Meanwhile, the Cliffite theory would suggest that to overcome economic problems, the Stalinists would want to make their economy more statified and planned. Both theories, then, were completely useless in trying to explain the collapse and privatization of the Stalinist economies in the late 80’s and early 90’s.


When some writers try to explain the disintegration of the FI, they usually refer only to its position regarding Stalinism. However, Marxists are materialists; for us positions don’t come out of thin air. We explain the FI’s disintegration by examining its class composition. Even before the war, a large percentage of the FI’s membership came from the middle class and better-off sections of the working class, as one can see in the fact that Max Shachtman’s centrist split in 1940 took around forty percent of the American SWP’s membership. The trial of SWP leaders due to the party’s propaganda regarding WWII saw James P. Cannon, the party’s leader, make arguments in which there were serious accommodations to U.S. chauvinism.


After the war, many middle-class Marxists came to envy the role and power of some intellectuals in the Stalinist states. Hence the preoccupation of this class with the state and its support of the reformist social-democratic and Stalinist parties. To this day, the orthodox Trotskyists remain blind to what the Stalinists themselves came to realize in the late 80’s: that state ownership of the economy was not the Stalinist states’ strength but their weakness, which made them inherently backwards.


Marxists do not look at politics alone to prove that a certain group has ceased to be revolutionary. A theory must be tested in practice, and the theories of the different currents in the FI were tested in two cases that proved their worth:


In 1952, a workers’ revolution broke out in Bolivia, and a bourgeois nationalist regime was brought to power. A large Trotskyist party, the POR, existed in Bolivia, with a large presence in the trade unions. If the POR, like the Bolsheviks in 1917, took an independent class line opposing the regime, they had a real chance of coming to power and thus galvanizing the proletarian vanguard all over the world, including the USSR.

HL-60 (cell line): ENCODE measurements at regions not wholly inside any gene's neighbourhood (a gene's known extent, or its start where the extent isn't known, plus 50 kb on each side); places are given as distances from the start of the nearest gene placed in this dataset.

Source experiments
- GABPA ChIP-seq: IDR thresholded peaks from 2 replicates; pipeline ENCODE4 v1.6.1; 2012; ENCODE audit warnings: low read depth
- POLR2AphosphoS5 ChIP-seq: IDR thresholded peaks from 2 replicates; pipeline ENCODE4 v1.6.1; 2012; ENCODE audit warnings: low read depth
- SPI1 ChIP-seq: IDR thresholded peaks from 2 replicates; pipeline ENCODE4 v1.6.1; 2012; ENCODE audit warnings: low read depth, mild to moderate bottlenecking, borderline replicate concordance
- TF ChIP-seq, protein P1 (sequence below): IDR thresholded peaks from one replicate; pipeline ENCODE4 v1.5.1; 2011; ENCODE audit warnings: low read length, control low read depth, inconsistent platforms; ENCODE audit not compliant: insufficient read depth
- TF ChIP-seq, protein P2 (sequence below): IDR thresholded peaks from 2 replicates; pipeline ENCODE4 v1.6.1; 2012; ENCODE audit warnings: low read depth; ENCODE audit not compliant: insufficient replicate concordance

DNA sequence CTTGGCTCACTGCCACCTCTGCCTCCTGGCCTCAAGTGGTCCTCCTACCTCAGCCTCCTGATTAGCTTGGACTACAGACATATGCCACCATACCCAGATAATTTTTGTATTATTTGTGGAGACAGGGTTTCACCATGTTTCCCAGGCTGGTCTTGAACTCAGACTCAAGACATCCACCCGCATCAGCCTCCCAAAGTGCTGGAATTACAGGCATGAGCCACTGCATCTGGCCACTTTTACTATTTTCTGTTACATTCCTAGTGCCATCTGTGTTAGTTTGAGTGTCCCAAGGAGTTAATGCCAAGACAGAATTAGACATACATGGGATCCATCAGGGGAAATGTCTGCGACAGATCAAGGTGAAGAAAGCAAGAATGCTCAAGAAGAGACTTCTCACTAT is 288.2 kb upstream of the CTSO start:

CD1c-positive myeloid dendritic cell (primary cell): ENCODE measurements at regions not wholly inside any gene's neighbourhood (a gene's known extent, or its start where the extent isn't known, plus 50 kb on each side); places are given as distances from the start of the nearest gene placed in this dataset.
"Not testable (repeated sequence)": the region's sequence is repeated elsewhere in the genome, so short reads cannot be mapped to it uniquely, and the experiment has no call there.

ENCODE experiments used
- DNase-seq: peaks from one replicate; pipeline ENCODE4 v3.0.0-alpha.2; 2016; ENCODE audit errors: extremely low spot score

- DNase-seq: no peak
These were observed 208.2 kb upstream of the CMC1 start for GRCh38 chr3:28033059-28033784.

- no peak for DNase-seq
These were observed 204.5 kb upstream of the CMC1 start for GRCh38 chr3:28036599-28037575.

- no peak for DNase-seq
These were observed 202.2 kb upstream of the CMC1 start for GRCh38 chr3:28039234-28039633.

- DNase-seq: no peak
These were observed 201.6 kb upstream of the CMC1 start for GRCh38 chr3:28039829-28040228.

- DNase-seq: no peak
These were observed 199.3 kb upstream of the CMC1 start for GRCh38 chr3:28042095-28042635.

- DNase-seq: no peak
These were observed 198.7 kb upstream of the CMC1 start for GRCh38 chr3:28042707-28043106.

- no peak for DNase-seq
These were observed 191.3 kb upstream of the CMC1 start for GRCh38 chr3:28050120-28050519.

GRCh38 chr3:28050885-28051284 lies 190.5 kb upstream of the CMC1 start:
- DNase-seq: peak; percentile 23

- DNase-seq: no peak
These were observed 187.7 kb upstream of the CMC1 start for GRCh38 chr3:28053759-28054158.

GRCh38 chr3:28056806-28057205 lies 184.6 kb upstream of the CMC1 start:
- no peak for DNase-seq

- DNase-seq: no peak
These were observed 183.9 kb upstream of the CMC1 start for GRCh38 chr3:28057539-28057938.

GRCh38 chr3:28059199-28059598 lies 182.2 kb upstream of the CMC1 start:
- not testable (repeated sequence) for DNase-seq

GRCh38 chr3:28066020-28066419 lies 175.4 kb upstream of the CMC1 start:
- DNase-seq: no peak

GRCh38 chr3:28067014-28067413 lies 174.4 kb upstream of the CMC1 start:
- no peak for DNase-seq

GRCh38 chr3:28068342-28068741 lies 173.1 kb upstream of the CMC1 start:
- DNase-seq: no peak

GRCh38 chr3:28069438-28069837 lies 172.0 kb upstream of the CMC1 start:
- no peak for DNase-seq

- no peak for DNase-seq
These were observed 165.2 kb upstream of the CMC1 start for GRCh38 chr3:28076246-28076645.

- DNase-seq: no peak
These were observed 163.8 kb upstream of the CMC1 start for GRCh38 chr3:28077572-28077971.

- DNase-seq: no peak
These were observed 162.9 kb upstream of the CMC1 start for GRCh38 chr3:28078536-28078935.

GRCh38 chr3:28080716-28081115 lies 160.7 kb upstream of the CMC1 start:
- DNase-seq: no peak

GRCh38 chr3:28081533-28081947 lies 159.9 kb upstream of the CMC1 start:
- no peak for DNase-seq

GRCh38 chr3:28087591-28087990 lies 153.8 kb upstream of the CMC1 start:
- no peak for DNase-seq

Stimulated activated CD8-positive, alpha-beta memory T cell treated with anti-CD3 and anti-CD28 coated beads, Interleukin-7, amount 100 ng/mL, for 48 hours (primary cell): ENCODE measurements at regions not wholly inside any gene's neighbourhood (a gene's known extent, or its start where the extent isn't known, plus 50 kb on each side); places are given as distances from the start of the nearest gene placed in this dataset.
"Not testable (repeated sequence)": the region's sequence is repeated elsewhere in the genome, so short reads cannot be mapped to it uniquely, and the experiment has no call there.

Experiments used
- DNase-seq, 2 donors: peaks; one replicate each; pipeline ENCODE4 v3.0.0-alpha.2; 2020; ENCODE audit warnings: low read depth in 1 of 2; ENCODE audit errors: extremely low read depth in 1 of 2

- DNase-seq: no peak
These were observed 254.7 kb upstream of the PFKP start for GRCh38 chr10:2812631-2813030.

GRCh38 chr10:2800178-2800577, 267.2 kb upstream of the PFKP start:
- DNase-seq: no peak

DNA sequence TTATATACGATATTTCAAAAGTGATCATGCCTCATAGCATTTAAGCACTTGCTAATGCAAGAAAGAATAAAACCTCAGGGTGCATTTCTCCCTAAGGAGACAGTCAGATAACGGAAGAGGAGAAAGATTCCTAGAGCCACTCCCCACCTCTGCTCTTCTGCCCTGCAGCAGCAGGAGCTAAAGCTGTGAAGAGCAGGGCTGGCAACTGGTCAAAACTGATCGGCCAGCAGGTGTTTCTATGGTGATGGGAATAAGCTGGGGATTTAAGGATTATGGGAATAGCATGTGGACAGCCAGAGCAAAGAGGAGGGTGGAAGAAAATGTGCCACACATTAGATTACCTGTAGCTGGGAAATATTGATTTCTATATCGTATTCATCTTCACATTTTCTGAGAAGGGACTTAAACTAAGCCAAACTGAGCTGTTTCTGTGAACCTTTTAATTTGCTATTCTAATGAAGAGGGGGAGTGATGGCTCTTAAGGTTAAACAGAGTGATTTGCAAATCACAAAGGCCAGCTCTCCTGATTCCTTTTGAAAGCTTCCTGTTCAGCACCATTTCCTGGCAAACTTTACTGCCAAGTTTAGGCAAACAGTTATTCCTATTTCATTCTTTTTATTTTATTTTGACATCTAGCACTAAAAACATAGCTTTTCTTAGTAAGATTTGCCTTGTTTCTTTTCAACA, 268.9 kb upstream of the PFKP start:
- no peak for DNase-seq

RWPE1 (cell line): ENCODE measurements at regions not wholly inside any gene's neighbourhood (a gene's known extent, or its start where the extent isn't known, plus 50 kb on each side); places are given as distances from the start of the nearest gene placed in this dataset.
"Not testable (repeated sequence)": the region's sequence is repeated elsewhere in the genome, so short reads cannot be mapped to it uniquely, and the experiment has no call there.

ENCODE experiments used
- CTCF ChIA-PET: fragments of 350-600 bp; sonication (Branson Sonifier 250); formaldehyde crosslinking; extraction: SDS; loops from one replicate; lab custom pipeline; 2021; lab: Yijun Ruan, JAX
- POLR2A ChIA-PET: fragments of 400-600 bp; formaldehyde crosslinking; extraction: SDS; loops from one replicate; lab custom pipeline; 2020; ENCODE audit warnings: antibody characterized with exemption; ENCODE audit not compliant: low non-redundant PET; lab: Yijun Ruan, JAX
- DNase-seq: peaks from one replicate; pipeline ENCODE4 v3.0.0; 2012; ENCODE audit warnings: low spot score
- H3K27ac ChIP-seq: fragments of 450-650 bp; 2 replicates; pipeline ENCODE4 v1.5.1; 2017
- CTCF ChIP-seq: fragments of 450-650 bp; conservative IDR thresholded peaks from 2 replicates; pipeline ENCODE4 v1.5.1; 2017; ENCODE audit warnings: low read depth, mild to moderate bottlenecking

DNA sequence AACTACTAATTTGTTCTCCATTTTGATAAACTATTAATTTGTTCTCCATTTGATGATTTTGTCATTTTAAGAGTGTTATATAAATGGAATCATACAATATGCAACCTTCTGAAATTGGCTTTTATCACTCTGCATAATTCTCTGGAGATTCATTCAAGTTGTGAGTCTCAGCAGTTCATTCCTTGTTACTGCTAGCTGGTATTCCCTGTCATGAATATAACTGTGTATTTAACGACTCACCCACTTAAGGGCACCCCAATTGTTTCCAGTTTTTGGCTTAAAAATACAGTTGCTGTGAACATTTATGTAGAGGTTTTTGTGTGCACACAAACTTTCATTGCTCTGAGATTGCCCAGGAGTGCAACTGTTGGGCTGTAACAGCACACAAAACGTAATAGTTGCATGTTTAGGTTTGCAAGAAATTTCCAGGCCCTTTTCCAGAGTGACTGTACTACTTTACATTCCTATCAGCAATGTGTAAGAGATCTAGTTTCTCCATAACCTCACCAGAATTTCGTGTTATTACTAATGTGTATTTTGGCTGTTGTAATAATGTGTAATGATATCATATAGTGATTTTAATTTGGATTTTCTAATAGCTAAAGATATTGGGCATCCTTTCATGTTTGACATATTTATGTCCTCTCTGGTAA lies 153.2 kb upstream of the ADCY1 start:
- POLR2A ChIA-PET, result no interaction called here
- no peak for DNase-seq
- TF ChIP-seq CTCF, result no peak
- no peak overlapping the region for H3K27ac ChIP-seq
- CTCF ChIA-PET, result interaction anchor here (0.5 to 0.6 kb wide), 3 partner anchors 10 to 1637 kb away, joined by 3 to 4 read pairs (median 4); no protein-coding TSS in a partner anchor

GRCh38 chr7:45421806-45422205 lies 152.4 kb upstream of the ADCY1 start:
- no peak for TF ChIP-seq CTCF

However, the POR betrayed the revolution and supported the bourgeois government without any protest on the part of any of the sections of the FI. Like Trotsky, who saw the CP’s suicidal policy in Germany in 1933 that allowed Hitler to come to power, as well as the lack of protest on the part of any Comintern section, as the final signs of its degeneration, we see this betrayal as the final proof of the FI’s becoming an organically centrist organization.


The FI’s betrayal was intimately connected to its theory on Stalinism. Stalinist parties were just one expression of the petit-bourgeoisie; why can another expression not create a workers’ state just as easily? In the 1950’s in Bolivia and today in Venezuela and other states in South America, orthodoxTrotskyists always implicitly expect the bourgeois nationalists to overthrow the bourgeoisie and create a deformed workers’ state, like the Stalinists supposedly did in Eastern Europe and Asia in the 1940’s and 50’s.


Some orthodox Trotskyists attempted to correct this revision by making another – that Stalinism specifically signifies workers’ power. The Spartacist League, for example, takes such a position. This position, however, is no better and is perhaps even worse for its clear glorification of Stalinism.


In the Korean War in 1950-1953, U.S. imperialism was attempting to overthrow the Stalinist regime of Kim Il Sung through its puppet regime in the South. The Cliffite group at the time, the International Socialists, refused to support the North, claiming that it was supported by the USSR and therefore the war was an imperialist proxy war. However, being given support by an imperialist power does not make one an imperialist proxy by definition. Considering that the U.S. was the dominant imperialist that helped squash the serious workers’ movement in the South, and that all Koreans were for a unified country, the correct position at the time would have been to favor the victory of the North while politically opposing the Kim regime. Since then, the IS also supported sending British troops to Ireland during the wave of pogroms in 1969. In 1982, when British imperialism went to war with Argentina over the Malvinas (Falklands) Islands, the British SWP – the main section of the IST – did not call for the defeat of the imperialist forces (incidentally, the Spartacists and the IMT took the same position, along with other centrist groups). The SWP is very good at supporting bourgeois nationalist forces politically when these are not explicitly in conflict with Britain, but has problems opposing British imperialist troops that are suppressing an oppressed nation. There is a name for those whose anti-imperialism extends to all but “their” bourgeoisie – social-chauvinists.